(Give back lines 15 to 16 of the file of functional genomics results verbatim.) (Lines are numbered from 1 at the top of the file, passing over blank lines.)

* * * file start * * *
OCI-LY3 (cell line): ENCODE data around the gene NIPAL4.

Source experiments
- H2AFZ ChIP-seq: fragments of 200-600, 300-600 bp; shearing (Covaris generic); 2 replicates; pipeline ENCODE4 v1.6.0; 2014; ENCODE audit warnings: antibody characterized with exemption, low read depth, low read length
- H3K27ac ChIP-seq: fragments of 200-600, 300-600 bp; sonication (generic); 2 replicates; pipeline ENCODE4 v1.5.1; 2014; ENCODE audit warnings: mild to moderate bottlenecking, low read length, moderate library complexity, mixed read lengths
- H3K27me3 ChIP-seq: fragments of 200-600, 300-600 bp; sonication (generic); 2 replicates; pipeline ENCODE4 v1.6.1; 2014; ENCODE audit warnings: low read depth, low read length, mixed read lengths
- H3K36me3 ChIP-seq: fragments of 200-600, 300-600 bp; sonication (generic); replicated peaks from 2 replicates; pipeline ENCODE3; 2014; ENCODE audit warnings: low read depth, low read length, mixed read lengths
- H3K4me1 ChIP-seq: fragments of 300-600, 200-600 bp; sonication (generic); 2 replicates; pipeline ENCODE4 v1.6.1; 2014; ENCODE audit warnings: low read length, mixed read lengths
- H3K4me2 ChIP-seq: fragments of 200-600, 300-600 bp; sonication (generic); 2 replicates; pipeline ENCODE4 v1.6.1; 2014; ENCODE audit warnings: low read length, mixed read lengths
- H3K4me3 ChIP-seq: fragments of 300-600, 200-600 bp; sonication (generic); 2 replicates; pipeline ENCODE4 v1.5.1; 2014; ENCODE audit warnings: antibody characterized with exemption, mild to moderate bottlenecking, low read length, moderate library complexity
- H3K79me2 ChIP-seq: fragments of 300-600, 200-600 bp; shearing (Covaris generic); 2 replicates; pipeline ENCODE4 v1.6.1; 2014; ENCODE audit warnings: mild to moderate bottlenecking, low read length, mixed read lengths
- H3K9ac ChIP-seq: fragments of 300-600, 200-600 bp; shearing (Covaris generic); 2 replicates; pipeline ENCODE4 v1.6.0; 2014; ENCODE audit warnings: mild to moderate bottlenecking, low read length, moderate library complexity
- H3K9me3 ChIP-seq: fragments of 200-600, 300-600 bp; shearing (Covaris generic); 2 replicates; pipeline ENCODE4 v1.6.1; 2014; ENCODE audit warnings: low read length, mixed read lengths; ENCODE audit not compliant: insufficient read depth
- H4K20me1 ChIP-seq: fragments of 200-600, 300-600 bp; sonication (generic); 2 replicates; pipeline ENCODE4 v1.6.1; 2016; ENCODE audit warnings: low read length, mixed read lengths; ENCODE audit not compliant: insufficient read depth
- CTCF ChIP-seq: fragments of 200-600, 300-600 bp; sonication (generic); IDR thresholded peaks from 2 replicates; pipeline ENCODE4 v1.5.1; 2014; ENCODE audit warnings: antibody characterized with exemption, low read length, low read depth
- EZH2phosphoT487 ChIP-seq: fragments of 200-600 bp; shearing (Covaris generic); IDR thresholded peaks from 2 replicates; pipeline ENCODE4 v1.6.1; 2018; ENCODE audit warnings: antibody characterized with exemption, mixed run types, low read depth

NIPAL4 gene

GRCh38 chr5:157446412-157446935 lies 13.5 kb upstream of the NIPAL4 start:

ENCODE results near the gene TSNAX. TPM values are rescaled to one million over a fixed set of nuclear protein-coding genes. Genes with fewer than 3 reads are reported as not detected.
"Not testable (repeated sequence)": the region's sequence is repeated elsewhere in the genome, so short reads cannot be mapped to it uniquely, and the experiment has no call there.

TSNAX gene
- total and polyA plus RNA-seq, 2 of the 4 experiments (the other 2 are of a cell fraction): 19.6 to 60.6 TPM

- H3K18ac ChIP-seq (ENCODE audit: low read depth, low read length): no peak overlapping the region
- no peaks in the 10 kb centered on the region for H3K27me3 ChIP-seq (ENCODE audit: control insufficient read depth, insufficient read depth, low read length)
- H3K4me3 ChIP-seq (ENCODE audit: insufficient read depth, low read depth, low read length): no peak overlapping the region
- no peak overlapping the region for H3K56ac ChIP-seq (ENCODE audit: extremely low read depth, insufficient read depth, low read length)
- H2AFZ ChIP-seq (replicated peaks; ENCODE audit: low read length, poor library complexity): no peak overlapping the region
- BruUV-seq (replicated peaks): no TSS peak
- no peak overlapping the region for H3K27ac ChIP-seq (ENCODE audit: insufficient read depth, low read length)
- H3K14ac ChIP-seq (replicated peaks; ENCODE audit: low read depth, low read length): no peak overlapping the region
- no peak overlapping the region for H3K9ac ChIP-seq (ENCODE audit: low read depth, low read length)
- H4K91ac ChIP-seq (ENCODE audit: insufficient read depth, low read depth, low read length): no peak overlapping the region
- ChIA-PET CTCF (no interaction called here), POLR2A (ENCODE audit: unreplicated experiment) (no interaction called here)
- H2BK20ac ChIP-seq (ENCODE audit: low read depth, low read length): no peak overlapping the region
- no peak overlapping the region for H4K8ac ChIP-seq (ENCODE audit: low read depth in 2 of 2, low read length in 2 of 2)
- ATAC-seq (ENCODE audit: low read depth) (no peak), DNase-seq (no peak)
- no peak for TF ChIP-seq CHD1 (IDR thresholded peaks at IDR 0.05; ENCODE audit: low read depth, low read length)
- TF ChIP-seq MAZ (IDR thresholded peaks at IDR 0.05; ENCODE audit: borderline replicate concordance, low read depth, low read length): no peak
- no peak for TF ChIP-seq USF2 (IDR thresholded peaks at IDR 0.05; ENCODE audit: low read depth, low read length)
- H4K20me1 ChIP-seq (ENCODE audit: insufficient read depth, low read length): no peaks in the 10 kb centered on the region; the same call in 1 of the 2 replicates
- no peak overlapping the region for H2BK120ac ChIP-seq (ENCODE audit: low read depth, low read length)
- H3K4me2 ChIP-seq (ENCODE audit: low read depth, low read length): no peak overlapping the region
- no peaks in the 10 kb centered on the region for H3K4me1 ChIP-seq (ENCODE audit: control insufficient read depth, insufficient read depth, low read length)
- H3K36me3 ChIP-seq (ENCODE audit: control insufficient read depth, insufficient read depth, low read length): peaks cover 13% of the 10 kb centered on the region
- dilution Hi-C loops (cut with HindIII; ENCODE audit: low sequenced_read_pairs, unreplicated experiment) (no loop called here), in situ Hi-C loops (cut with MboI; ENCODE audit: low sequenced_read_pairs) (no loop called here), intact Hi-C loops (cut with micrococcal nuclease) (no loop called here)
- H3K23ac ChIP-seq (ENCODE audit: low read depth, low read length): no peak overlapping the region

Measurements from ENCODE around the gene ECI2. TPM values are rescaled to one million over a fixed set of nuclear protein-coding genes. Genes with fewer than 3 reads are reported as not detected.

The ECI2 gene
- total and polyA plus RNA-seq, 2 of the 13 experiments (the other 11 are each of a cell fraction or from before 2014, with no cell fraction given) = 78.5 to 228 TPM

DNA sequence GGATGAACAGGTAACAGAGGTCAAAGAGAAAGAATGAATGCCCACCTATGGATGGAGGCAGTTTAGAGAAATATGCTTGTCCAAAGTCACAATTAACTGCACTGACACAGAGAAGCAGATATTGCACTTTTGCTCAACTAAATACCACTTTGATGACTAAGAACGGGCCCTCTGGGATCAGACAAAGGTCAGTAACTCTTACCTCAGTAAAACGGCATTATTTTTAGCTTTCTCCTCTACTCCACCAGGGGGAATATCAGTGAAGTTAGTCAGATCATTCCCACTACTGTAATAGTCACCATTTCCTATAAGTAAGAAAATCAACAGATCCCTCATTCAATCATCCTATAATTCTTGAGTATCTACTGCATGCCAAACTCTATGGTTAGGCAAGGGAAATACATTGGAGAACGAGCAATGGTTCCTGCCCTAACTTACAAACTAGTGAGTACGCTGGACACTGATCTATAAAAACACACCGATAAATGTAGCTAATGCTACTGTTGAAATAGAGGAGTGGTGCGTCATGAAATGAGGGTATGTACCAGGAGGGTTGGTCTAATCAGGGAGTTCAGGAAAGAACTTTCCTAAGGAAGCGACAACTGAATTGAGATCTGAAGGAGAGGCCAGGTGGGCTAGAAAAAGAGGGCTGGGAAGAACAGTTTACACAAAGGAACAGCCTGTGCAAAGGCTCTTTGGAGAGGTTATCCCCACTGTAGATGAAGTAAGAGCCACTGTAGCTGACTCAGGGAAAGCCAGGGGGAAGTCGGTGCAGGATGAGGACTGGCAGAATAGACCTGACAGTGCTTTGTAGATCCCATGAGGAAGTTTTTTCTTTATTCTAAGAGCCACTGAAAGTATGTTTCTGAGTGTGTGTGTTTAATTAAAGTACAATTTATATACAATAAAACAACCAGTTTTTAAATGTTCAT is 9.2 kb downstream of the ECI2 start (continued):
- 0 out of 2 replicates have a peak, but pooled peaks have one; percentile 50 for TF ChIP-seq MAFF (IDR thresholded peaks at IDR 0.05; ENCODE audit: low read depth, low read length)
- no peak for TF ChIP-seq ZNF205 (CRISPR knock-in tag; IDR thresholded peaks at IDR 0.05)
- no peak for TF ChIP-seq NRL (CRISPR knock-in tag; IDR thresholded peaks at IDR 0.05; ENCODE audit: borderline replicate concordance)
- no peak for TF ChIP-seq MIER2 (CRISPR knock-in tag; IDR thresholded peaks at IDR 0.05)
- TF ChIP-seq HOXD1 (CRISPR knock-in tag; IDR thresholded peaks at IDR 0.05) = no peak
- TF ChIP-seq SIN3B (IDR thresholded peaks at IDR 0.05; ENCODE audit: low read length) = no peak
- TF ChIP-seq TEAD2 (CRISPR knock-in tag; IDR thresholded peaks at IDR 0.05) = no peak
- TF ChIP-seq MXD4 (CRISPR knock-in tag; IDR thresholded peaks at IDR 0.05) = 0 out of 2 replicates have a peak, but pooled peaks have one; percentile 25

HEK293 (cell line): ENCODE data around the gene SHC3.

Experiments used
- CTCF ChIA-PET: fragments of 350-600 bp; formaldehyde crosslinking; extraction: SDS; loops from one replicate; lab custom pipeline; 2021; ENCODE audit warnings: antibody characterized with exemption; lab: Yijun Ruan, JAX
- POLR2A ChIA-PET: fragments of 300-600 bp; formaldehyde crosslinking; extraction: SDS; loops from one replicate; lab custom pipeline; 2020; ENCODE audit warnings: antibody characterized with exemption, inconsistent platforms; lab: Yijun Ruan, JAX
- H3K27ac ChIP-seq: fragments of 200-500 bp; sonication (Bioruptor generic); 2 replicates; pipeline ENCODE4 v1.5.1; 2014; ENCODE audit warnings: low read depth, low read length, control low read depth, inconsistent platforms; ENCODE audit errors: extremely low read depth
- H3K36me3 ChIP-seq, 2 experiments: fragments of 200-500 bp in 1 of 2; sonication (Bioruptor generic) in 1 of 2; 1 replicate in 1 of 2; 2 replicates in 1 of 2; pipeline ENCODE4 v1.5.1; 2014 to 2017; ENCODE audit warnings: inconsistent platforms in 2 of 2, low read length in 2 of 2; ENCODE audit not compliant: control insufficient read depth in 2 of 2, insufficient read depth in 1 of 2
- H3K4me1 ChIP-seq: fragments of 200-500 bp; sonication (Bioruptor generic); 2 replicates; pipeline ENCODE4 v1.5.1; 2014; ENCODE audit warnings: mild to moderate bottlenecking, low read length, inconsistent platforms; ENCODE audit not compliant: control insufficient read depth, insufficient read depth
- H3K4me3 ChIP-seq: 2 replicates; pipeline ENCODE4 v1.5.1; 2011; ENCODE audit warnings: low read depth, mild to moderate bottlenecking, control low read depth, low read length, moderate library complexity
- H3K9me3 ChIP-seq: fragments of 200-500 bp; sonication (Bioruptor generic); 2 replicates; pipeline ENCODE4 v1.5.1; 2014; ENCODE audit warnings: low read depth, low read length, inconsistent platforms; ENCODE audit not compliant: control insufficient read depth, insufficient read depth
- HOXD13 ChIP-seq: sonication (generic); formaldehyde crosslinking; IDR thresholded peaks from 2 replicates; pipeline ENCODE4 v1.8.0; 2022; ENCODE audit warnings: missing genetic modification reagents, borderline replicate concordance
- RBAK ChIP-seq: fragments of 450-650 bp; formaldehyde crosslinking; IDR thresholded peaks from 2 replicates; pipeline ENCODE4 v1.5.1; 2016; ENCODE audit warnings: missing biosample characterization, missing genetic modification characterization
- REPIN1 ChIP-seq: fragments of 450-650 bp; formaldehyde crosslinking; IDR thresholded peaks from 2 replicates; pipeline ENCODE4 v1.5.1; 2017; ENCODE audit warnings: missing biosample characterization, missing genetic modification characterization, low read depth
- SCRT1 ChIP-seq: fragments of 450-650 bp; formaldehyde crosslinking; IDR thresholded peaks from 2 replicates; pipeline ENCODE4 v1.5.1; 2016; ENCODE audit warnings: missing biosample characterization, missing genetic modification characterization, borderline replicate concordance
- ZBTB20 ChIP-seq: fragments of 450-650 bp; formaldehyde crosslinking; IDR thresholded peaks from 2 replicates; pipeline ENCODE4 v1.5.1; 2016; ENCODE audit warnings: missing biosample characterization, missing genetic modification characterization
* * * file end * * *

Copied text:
- EZH2phosphoT487 ChIP-seq: fragments of 200-600 bp; shearing (Covaris generic); IDR thresholded peaks from 2 replicates; pipeline ENCODE4 v1.6.1; 2018; ENCODE audit warnings: antibody characterized with exemption, mixed run types, low read depth

NIPAL4 gene